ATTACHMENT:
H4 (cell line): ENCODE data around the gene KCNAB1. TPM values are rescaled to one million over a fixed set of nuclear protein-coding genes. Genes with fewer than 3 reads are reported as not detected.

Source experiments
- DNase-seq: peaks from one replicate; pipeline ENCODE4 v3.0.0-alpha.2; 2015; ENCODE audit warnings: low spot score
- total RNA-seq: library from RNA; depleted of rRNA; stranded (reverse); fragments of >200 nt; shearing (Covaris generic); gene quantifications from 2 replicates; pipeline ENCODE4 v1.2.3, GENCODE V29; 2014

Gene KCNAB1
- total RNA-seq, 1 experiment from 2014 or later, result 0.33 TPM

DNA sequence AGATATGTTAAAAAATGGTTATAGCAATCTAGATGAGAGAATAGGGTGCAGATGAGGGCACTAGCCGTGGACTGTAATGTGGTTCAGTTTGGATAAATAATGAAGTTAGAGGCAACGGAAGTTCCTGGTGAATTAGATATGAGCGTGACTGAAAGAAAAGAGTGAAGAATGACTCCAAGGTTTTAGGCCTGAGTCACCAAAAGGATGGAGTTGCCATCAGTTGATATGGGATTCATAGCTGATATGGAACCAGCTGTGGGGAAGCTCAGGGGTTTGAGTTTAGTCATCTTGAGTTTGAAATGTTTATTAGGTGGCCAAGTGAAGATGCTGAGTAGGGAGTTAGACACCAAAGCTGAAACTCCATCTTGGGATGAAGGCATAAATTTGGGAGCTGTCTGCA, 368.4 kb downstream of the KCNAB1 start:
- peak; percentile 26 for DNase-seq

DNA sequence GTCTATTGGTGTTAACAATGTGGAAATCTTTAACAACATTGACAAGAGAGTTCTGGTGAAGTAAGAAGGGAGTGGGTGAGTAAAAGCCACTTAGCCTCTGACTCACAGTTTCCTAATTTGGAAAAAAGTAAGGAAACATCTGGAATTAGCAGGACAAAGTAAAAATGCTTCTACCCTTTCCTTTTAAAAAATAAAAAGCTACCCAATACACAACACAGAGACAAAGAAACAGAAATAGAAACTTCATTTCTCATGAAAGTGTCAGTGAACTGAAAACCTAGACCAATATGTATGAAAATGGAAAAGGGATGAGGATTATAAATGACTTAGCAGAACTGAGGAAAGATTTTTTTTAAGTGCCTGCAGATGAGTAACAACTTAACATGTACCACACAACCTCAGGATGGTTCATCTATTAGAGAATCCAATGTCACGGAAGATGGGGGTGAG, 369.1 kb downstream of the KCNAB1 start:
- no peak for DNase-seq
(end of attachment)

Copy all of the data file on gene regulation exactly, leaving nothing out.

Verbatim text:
H4 (cell line): ENCODE data around the gene KCNAB1. TPM values are rescaled to one million over a fixed set of nuclear protein-coding genes. Genes with fewer than 3 reads are reported as not detected.

Source experiments
- DNase-seq: peaks from one replicate; pipeline ENCODE4 v3.0.0-alpha.2; 2015; ENCODE audit warnings: low spot score
- total RNA-seq: library from RNA; depleted of rRNA; stranded (reverse); fragments of >200 nt; shearing (Covaris generic); gene quantifications from 2 replicates; pipeline ENCODE4 v1.2.3, GENCODE V29; 2014

Gene KCNAB1
- total RNA-seq, 1 experiment from 2014 or later, result 0.33 TPM

DNA sequence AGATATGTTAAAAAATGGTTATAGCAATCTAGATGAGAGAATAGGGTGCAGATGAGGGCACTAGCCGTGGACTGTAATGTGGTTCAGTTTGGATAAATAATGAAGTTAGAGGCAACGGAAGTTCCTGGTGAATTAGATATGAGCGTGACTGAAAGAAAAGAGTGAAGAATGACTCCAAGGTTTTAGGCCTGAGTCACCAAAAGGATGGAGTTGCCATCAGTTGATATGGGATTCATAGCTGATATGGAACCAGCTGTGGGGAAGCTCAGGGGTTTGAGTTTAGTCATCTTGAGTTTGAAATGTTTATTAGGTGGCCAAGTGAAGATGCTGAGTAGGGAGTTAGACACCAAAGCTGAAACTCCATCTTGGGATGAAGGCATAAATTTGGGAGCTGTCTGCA, 368.4 kb downstream of the KCNAB1 start:
- peak; percentile 26 for DNase-seq

DNA sequence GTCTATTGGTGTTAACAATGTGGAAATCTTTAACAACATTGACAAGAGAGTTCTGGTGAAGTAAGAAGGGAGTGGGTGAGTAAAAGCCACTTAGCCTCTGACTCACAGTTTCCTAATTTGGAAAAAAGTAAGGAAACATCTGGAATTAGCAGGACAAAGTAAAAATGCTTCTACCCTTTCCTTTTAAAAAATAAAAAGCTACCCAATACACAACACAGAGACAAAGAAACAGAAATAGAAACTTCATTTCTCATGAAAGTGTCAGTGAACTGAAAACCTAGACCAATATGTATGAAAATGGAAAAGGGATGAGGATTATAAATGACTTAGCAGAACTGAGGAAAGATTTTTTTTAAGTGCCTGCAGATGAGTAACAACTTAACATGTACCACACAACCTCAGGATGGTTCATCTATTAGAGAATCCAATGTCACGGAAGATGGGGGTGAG, 369.1 kb downstream of the KCNAB1 start:
- no peak for DNase-seq